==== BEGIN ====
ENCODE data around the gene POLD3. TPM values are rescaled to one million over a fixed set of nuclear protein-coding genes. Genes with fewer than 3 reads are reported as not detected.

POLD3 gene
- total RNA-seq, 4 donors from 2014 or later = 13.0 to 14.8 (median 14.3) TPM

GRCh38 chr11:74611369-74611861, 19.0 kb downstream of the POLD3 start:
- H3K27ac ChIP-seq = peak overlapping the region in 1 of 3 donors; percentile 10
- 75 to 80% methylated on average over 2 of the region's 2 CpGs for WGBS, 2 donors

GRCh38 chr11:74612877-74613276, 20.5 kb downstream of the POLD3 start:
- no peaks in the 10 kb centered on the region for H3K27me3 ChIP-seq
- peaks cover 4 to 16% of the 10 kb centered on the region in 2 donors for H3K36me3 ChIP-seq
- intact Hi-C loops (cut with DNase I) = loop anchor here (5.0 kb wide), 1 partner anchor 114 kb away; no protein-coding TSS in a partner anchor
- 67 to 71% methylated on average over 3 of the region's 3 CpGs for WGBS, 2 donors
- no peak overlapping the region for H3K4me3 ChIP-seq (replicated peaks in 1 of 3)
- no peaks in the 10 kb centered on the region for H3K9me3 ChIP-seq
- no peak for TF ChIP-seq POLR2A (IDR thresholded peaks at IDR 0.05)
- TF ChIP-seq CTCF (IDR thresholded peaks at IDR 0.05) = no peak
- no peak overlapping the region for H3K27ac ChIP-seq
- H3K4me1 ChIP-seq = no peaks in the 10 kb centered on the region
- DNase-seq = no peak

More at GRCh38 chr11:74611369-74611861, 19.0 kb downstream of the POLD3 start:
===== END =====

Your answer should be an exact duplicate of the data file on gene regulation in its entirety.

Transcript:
ENCODE data around the gene POLD3. TPM values are rescaled to one million over a fixed set of nuclear protein-coding genes. Genes with fewer than 3 reads are reported as not detected.

POLD3 gene
- total RNA-seq, 4 donors from 2014 or later = 13.0 to 14.8 (median 14.3) TPM

GRCh38 chr11:74611369-74611861, 19.0 kb downstream of the POLD3 start:
- H3K27ac ChIP-seq = peak overlapping the region in 1 of 3 donors; percentile 10
- 75 to 80% methylated on average over 2 of the region's 2 CpGs for WGBS, 2 donors

GRCh38 chr11:74612877-74613276, 20.5 kb downstream of the POLD3 start:
- no peaks in the 10 kb centered on the region for H3K27me3 ChIP-seq
- peaks cover 4 to 16% of the 10 kb centered on the region in 2 donors for H3K36me3 ChIP-seq
- intact Hi-C loops (cut with DNase I) = loop anchor here (5.0 kb wide), 1 partner anchor 114 kb away; no protein-coding TSS in a partner anchor
- 67 to 71% methylated on average over 3 of the region's 3 CpGs for WGBS, 2 donors
- no peak overlapping the region for H3K4me3 ChIP-seq (replicated peaks in 1 of 3)
- no peaks in the 10 kb centered on the region for H3K9me3 ChIP-seq
- no peak for TF ChIP-seq POLR2A (IDR thresholded peaks at IDR 0.05)
- TF ChIP-seq CTCF (IDR thresholded peaks at IDR 0.05) = no peak
- no peak overlapping the region for H3K27ac ChIP-seq
- H3K4me1 ChIP-seq = no peaks in the 10 kb centered on the region
- DNase-seq = no peak

More at GRCh38 chr11:74611369-74611861, 19.0 kb downstream of the POLD3 start: